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Educational Level:
Middle school programming  
Instructional Strategies:
Hands-on learning  
Materials Cost:
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Explore lunar phases as viewed from Earth using paper plates. While standing in the appropriate spot in the moon's orbit, students hold paper plates that depict the Moon's phase. This activity can be used to assess understanding of lunar phases or... (View More)

Using stickers created from the templates provided, students create a Venn diagram of objects in our solar system, our galaxy and the universe. This short activity can be used as a formative assessment.

This unit consists of five activities, all of which focus on the response of plant life-cycle events to climate change. Students participate in discussions, field observations, data collection and analyses, plant identification, seed dispersal... (View More)

This unit consists of four activities. Students begin by examining temperature cycles (current, recent and historical) then add in factors such as carbon dioxide, precipitation and cloud cover to discover regional and global differences in the... (View More)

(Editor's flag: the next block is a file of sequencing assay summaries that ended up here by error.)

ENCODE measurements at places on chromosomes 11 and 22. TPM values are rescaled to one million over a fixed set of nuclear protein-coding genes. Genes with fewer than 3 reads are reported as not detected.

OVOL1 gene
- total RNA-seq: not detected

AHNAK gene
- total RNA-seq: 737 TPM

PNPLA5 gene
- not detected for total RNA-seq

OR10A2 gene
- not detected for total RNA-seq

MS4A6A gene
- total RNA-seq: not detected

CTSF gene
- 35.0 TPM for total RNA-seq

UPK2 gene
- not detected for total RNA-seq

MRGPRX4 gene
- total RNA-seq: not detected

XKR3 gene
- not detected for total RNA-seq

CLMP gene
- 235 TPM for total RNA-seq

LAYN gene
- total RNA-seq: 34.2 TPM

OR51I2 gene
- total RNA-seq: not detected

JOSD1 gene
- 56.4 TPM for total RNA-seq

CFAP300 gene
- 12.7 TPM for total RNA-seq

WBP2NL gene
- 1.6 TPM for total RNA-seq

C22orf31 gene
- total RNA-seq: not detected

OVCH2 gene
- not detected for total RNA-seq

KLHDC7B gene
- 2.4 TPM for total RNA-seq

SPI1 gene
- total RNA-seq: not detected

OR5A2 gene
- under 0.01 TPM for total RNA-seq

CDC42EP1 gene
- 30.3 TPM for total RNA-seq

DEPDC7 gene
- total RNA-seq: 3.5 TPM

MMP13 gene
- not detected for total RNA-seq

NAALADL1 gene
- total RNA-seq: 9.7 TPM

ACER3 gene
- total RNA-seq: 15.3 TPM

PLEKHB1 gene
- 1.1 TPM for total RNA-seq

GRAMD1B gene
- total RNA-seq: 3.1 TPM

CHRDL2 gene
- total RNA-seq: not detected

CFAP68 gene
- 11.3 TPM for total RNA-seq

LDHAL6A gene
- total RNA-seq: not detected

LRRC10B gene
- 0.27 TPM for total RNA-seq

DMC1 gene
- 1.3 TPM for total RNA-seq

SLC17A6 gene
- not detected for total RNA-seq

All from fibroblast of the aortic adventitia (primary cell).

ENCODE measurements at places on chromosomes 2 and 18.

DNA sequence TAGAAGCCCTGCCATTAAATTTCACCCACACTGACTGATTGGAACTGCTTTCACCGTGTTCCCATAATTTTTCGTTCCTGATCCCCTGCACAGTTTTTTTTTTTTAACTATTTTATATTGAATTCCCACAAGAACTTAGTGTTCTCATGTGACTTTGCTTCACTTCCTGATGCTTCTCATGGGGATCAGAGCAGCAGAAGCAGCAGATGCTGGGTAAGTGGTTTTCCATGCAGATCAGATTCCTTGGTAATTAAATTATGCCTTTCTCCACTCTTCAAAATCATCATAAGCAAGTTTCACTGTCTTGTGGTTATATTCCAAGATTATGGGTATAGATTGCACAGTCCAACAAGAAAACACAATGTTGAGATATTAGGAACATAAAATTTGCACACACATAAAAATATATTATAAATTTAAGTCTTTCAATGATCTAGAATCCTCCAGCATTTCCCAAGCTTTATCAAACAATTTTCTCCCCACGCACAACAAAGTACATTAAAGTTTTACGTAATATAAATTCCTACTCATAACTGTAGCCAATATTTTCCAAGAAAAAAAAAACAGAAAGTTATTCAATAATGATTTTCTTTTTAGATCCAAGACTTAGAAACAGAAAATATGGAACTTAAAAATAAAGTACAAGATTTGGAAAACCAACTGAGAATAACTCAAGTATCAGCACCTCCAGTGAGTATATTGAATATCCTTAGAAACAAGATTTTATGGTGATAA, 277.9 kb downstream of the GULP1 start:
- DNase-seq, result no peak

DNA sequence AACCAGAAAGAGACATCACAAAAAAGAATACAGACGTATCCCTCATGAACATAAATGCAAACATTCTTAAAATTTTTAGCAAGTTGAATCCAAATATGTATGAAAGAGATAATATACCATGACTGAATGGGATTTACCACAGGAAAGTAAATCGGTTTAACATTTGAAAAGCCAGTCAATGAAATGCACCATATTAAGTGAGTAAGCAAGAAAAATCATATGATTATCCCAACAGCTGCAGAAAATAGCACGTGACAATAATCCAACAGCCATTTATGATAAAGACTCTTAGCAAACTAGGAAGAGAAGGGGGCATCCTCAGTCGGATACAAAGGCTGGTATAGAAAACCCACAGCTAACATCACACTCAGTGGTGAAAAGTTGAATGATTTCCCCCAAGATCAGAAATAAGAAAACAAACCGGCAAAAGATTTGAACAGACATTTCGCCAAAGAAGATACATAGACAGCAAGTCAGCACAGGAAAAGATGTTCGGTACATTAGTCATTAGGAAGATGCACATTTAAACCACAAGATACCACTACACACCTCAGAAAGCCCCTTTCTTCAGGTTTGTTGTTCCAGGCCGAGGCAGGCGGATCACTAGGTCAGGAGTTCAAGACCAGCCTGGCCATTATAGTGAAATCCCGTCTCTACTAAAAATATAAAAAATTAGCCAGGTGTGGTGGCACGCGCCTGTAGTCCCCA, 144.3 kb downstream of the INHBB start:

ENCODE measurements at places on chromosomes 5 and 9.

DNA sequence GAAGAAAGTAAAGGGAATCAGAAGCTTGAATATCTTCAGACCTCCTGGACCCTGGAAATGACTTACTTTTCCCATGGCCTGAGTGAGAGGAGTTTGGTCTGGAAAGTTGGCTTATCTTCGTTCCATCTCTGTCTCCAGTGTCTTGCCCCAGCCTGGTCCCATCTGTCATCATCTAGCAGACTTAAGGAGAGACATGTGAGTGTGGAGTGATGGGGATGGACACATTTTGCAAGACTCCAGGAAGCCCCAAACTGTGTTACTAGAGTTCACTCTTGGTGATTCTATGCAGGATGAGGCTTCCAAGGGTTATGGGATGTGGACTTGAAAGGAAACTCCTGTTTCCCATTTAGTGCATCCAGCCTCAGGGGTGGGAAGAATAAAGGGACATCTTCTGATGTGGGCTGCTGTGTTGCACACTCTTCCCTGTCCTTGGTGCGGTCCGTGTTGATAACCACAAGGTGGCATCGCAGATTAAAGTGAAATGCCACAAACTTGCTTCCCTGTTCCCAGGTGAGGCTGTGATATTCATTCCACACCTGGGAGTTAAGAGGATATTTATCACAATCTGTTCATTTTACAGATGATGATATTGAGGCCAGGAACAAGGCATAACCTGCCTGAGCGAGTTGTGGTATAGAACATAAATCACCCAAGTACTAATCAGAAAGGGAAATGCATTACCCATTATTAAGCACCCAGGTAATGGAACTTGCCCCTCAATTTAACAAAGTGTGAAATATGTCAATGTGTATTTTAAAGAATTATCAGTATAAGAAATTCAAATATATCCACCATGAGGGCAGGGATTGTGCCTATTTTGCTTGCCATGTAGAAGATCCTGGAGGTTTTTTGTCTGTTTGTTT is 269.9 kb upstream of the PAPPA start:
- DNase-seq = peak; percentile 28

This unit consists of two parts, each with several activities which require students to participate in investigations, discussions, computer data analysis, role-playing, and research. In Part 1, students examine the roles of Earth's energy balance... (View More)

Learners will create a flip book that shows solar flares erupting from the Sun. This activity is from the DIY Sun Science app and is for ages 7 and up.

Learners will use hot and cold water to see how fluids at different temperature move around in convection currents. This activity is from the DIY Sun Science app and is for ages 10 and up.

Learners will build a magnetometer, an instrument that can measure slight changes in Earth’s magnetic field that are caused by solar storms. This activity is from the DIY Sun Science app and is for ages 13 and up.

Learners will build a solar oven and use it to bake s’mores. This activity is from the DIY Sun Science app and is for ages 10 and up. It requires a bright sunny day.

If you’ve ever seen a picture of a solar eclipse, you may have noticed that the Moon comes very close to covering the entire Sun. Learners will use a coin and a plate to investigate why the Sun and Moon look like they’re the same size, though... (View More)

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